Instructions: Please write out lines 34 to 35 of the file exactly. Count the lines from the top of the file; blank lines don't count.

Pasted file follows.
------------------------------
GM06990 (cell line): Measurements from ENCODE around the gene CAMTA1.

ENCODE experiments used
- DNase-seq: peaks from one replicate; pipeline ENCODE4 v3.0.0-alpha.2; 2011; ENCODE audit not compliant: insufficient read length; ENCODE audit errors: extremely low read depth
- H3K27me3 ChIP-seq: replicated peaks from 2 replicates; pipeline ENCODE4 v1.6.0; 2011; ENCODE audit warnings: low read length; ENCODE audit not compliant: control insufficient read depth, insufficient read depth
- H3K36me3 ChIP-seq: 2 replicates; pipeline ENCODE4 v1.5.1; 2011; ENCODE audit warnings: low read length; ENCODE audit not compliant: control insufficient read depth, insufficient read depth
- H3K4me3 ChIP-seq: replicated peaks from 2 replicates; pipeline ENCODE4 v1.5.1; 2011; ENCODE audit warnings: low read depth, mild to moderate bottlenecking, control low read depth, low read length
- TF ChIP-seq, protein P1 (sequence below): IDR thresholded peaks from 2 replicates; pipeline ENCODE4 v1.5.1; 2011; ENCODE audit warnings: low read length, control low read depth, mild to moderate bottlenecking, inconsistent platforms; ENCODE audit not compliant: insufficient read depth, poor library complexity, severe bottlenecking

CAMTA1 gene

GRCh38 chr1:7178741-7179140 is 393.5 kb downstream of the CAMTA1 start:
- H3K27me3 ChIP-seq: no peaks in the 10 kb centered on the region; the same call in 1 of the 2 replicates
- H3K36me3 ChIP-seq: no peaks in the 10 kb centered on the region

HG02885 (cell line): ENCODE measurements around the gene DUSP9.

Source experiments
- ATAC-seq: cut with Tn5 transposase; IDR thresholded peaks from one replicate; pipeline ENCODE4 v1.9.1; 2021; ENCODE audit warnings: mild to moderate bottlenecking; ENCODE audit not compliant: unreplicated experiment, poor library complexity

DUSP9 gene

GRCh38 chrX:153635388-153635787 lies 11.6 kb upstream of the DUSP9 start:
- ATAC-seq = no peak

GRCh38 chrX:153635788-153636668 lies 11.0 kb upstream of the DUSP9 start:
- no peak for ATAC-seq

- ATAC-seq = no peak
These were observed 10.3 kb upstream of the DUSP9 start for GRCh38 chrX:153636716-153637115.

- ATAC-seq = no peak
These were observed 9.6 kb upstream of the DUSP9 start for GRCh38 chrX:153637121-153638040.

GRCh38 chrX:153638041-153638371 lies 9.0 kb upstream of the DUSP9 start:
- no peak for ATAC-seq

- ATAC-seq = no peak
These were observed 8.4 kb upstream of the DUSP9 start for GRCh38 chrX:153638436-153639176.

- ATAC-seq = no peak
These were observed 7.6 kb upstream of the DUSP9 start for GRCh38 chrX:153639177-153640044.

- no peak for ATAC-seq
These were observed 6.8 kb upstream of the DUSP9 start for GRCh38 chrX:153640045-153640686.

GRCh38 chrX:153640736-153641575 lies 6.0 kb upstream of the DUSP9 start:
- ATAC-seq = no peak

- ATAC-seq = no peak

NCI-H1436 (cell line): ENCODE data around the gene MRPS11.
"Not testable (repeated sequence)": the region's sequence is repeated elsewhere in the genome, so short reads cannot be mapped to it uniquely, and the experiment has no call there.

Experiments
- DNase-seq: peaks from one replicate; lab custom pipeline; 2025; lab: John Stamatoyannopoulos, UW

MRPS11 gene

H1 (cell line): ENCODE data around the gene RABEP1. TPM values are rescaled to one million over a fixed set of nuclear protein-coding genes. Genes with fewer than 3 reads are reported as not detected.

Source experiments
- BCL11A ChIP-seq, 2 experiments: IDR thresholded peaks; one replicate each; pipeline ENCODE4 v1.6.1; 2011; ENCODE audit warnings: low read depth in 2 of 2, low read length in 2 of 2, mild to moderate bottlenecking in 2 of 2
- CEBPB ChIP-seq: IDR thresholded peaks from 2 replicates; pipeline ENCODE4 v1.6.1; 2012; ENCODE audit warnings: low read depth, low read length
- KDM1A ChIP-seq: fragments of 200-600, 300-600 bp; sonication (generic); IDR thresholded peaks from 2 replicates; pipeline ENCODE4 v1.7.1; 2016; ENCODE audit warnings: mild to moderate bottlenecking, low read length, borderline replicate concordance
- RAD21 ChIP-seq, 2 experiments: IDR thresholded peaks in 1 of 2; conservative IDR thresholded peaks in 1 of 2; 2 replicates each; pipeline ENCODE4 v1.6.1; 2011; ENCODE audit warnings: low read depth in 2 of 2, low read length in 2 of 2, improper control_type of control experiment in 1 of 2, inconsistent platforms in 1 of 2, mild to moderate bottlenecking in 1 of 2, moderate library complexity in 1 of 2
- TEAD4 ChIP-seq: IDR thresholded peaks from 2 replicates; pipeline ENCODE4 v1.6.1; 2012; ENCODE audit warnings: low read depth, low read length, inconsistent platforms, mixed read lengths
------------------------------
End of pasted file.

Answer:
- ATAC-seq = no peak

NCI-H1436 (cell line): ENCODE data around the gene MRPS11.